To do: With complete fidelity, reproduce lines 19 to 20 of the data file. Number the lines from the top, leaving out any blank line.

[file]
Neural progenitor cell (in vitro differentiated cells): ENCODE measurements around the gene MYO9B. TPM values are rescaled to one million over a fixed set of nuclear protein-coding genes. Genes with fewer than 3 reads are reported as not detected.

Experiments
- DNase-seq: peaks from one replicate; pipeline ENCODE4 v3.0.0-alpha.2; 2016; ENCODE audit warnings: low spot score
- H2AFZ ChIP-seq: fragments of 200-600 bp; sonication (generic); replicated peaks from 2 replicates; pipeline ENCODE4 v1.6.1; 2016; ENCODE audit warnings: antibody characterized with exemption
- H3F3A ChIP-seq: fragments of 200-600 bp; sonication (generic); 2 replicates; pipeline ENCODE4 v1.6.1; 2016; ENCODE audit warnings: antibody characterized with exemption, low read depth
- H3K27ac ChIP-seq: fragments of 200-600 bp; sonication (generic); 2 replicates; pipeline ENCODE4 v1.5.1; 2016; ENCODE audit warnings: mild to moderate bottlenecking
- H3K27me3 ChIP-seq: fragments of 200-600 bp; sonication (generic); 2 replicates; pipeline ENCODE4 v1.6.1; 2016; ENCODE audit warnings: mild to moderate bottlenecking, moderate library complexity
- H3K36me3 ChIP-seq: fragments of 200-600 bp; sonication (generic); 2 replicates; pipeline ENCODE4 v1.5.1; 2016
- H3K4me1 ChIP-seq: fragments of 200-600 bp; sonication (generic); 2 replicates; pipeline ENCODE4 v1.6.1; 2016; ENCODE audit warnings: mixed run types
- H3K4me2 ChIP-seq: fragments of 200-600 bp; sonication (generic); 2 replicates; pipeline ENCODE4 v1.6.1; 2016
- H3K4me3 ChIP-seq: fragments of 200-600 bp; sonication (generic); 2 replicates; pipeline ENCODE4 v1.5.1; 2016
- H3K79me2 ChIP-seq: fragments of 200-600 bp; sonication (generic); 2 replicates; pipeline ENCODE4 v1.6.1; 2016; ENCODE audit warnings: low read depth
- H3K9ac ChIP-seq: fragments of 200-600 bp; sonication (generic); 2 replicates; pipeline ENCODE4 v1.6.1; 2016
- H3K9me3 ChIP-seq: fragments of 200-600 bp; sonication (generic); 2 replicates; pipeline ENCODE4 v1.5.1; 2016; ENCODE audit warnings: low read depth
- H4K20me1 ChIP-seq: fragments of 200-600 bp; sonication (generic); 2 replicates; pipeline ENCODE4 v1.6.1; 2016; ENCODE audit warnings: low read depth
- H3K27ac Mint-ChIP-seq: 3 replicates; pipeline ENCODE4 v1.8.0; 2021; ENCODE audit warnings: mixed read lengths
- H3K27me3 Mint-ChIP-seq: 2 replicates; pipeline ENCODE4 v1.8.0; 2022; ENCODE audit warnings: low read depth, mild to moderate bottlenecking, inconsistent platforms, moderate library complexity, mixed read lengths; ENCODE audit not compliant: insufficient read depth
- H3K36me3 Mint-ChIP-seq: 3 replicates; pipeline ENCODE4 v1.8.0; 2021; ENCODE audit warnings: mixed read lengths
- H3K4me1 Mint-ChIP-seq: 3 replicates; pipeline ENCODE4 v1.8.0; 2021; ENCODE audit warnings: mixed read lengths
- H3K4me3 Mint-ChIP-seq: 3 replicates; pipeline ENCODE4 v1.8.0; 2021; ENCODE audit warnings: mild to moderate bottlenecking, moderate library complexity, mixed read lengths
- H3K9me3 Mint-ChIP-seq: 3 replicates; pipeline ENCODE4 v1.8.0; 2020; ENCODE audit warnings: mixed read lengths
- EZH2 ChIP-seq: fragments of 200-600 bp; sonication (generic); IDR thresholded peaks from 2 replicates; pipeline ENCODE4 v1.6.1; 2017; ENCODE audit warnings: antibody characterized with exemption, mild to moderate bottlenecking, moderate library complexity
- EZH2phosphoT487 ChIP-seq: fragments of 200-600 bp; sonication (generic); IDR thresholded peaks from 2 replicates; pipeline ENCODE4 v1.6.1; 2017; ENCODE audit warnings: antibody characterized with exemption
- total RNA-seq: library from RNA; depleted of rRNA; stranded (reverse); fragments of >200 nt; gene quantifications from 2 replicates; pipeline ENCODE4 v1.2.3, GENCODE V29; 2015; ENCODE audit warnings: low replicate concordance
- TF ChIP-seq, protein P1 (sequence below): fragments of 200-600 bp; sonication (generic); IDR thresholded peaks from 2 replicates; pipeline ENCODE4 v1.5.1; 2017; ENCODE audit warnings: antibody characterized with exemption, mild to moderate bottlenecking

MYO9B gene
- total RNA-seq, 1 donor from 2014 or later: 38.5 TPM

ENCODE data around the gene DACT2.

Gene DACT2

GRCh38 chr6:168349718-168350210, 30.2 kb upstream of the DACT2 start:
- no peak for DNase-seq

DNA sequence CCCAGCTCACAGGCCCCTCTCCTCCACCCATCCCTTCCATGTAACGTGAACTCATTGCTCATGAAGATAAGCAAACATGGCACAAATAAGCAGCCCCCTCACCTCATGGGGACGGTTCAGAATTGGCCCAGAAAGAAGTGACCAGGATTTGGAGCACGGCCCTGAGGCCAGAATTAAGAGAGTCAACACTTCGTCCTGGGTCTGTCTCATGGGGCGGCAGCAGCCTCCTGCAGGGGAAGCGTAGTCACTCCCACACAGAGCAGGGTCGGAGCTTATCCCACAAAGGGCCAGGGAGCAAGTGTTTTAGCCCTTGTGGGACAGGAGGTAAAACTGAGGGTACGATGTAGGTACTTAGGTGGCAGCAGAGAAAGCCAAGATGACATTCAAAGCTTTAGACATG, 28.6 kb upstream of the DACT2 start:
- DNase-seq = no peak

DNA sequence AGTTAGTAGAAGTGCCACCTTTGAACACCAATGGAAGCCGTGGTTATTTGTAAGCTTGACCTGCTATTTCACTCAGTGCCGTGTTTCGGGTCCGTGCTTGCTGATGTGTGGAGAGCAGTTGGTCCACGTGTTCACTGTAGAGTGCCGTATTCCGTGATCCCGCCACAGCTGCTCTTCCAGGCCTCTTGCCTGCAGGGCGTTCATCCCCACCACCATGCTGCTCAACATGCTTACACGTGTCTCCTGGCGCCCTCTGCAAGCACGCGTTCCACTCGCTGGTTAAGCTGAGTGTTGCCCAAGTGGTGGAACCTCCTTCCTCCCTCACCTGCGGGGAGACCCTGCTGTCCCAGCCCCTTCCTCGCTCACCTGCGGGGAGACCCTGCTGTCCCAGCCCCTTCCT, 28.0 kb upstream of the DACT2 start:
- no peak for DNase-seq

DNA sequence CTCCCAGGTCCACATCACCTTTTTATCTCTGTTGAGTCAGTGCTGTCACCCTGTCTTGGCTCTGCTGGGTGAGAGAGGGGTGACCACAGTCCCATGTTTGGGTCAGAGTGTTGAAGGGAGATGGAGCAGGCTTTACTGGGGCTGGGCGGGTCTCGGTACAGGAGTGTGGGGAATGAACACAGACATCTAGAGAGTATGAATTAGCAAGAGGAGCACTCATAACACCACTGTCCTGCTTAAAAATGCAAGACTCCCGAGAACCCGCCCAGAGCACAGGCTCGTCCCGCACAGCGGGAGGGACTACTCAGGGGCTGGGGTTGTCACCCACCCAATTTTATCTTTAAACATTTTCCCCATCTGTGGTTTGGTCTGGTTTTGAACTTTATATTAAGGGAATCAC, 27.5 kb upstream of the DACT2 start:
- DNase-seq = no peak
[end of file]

- H3K4me1 Mint-ChIP-seq: 3 replicates; pipeline ENCODE4 v1.8.0; 2021; ENCODE audit warnings: mixed read lengths
- H3K4me3 Mint-ChIP-seq: 3 replicates; pipeline ENCODE4 v1.8.0; 2021; ENCODE audit warnings: mild to moderate bottlenecking, moderate library complexity, mixed read lengths